Active travel: Cycling in Cambodia

Thursday, April 19, 2018

One of the new features of this website is offering ideas on how to stay active while travelling. Too many times, people will overindulge on food and drink while away from home, only to return to reality feeling sluggish and bloated, in addition to being back at work.  Any fitness or exercise regime you keep to at home will often do out the window when you travel because you don't know where is safe to run, if your yoga class will be in English, or the weather is just too hot.

Enjoying the temples in Siem Reap.
Personally, I find I have more time to exercise while I am on holiday and aim to make the most of it.  It really can depend on where you are and what you have planned though.  For example, we recently went to Siem Reap, Cambodia, for three days/three nights (due to travel to and from Bangkok) while visiting Thailand for a family wedding.  We booked one full day with a tour guide in Siem Reap to see lots of temples and left the other free in case we wanted to see more temples, spend time at the pool, or find something else to do.  With the help of Tripadvisor (seriously, what did people do before the Internet?), we discovered Grasshopper Adventures.  They offer cycling trips in various cities in Asia but all tours are designed to have a positive impact on the local community.  My husband, James, is more into cycling than me, but I was keen to get outside of the city and see another side to Cambodia that wasn't touristy.  Grasshopper Adventures charge 'reasonable' rates for their trips but the bikes are all name brands (we had GT mountain bikes) and well-kept.  You also get a reusable water bottle to take home which was a nice surprise.

Ready to go!
The weather in Siem Reap was 30+ degrees C and super humid so we opted for a half day tour of the Siem Reap Countryside.  It was $35 each (American money is preferred in Siem Reap) which is definitely expensive compared to how much other things cost in Cambodia but I will say it was worth it.  The bikes were all new, as were the helmets.  We had two guides for our group, which had a family of five (kids 5, 4 and 2), me and James, and a women from Taiwan.  We met at the shop quite early in order to get out on the road before it got too hot.  We had sent our heights ahead of time which meant our bikes had been set up for us.  James' bike was fine, but mine needed the seat raised a bit.  We left the shop as a group and hit the city roads.  Did you know Siem Reap only has seven stop lights? Traffic just seemed to sort itself out at all the roundabouts (rotaries) and junctions (intersections) but it made me very nervous.  I am by no means an agressive cyclist and was more than happy to have the guides stop traffic so that we could make our way across busy roads.  Once we were out in the country, the road were much quieter and I relaxed a bit.

Village roads were much less crowded for riding.
Along the way, we made several stops to allow for a break from the sun and learn about the local culture.  We first stopped at a family home that had a farm.  We learned about the typical Cambodian house design which is on stilts and how people farm land.

Stilts help protect from flooding and add additional shaded areas when it is hot out.
Our next stop was a small wet market where were were able to tried raw lotus, fried bananas and local coffee (I opted for full fat Coke).  We walked around too and saw the variety of things for sale, like live fish in bowls, whole plucked chickens, fresh eggs, and decorations for the upcoming New Year celebration.  The women selling at the stalls loved the little kids on our tour.  I think because they were all blonde.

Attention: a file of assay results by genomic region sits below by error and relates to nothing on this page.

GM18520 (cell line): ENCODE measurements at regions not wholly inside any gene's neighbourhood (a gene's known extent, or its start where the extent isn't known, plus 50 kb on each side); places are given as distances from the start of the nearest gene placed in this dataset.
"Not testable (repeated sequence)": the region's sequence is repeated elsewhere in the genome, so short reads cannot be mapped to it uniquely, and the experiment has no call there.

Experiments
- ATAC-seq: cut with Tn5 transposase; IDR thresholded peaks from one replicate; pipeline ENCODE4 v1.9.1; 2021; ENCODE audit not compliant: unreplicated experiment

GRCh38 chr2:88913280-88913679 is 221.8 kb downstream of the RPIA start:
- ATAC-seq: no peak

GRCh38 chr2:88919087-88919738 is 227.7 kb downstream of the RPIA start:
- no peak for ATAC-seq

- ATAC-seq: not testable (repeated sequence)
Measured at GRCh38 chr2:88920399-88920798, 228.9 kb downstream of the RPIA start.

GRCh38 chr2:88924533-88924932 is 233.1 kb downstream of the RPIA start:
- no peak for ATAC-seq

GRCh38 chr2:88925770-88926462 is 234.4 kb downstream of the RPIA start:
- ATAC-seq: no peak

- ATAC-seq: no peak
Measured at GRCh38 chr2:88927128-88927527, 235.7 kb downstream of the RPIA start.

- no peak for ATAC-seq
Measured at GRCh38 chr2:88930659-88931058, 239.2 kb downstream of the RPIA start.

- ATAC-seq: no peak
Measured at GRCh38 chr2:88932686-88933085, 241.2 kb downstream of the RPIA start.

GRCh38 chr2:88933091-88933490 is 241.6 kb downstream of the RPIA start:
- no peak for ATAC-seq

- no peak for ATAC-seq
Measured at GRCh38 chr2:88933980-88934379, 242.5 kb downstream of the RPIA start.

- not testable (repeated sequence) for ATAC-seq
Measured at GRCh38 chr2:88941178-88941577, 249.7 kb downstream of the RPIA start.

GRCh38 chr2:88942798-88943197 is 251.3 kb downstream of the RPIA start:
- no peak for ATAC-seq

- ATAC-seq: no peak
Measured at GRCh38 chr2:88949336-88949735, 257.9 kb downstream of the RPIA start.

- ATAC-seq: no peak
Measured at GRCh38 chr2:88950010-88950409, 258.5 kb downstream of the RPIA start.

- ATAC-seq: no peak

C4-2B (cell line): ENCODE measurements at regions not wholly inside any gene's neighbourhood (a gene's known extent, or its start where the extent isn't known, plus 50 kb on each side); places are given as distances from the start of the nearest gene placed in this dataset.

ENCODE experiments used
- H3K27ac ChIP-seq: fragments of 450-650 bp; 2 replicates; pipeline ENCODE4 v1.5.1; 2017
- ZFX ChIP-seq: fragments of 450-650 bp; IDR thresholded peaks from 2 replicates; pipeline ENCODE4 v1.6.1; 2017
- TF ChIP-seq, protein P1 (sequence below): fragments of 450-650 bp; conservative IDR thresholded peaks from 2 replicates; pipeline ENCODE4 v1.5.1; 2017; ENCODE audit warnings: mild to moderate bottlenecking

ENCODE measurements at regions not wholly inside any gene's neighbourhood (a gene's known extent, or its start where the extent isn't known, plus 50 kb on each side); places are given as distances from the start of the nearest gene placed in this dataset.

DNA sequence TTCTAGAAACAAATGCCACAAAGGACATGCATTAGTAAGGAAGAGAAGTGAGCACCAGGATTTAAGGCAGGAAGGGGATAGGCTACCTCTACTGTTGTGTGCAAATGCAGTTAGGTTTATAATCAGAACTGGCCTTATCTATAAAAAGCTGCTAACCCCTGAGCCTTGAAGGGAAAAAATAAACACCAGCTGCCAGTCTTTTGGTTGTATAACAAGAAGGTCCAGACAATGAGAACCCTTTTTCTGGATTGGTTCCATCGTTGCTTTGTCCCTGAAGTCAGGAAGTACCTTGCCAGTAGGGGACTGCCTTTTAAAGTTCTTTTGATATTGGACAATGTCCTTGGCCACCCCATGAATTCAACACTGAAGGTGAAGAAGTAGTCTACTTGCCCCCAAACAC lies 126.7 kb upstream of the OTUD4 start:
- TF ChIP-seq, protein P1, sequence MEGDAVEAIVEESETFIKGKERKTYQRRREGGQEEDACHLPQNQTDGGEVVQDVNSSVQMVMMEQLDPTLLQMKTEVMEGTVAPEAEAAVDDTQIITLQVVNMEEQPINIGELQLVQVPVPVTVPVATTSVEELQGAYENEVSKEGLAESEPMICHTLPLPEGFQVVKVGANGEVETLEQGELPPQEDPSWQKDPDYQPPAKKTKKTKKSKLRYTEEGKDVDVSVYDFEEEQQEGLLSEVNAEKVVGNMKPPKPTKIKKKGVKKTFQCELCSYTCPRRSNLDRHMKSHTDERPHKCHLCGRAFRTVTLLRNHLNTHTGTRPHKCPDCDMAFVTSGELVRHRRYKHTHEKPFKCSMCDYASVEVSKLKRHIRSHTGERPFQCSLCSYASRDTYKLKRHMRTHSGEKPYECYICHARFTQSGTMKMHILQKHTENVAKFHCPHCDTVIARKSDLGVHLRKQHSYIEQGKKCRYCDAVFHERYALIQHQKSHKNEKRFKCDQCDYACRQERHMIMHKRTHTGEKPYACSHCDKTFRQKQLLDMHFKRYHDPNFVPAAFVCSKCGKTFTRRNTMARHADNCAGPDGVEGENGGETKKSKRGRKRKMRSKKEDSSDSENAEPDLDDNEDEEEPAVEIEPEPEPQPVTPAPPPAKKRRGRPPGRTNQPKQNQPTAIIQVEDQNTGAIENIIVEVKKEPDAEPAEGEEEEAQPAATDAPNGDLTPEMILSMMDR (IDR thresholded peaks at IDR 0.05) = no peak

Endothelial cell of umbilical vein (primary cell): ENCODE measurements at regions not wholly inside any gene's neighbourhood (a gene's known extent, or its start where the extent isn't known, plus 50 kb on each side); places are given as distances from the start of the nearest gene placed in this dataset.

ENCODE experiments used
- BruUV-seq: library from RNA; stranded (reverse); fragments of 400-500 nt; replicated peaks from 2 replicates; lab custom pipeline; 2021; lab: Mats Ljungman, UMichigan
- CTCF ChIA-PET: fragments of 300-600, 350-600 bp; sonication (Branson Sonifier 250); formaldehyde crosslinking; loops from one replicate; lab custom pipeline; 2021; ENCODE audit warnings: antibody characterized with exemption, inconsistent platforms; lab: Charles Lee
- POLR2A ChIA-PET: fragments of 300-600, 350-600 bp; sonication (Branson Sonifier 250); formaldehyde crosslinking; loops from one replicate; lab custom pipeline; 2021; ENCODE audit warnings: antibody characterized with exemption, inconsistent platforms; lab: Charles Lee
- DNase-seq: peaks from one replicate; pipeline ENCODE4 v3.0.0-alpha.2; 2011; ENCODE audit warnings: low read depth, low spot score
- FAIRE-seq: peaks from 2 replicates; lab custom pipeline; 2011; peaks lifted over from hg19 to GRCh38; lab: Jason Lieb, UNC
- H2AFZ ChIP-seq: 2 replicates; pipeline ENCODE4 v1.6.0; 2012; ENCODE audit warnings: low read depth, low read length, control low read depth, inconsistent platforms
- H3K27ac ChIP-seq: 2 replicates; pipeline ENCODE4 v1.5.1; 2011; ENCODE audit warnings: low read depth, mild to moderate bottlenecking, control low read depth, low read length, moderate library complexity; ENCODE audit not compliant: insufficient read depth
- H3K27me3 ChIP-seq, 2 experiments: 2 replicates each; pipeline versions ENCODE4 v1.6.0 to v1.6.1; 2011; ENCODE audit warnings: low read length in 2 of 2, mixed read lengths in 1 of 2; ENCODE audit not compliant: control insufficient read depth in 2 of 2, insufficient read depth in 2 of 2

The fried bananas were delish!
Our next stop was a hut on a pond with hammock, fresh fruit our guides bought at the market, and 50 cent beer.  In the cool shade, we ate our fill of fruit and chatted with the family. Within a short walk, there was a field of lotus and a flower farm which were lovely to photograph.

Huts and hammocks
Our last stop was a monastery for Buddhist monks which had a large five-toed pig (the genetic anomoly is treated as holy), a temple, and a family cemetery for ashes.  Unfortunately, I don't remember the official name, but the shrines are quite striking.

Unfortunately, we couldn't enter the monestary but the artwork on the outside was impressive.
We then headed back, cycling along a highway and then a dirt path on the river to avoid the busy roads. The children with us were on the verge of a breakdown since the monastery as it was super hot by now and their attention span was waning. We were back by 11:30am for fresh in-the-shell coconut water, cool washcloth, and of course photos.  It was a lot of fun and we even tried to book in another tour with them in Phuket.  Unfortunately, they don't have any tours there yet.  On my next trip to Asia, I will definitely keep me eye out for this company and you should too.  I really admire that they try to educate their customers about the local culure.  For example, another tour you can take in Siem Reap includes a stop at a training centre for rats used to detect land mines, then you stop at a shop to learn how to recycle plastic bags into jewelry, and then finally stop at a brewery how to make wine out of rice.  Grasshopper Adventures have an app so you can go self-guided if  you are more independent or you can take a multiday trip to see things at a different pace as you travel between major cities.

Stopping at a lotus farm
Overall, we were veyr impressed with the level of service, quality of the kit, and what we saw during our tour.  I can say, hands down, we recomend the shop in Siem Reap.  I cannot wait to try another tour the next time we are in Asia.  Perhaps when we go to Japan in 2020 for the Tokyo Marathon?

Have you ever books an activity last minute while on holiday?  Tell me about it in the comment below.

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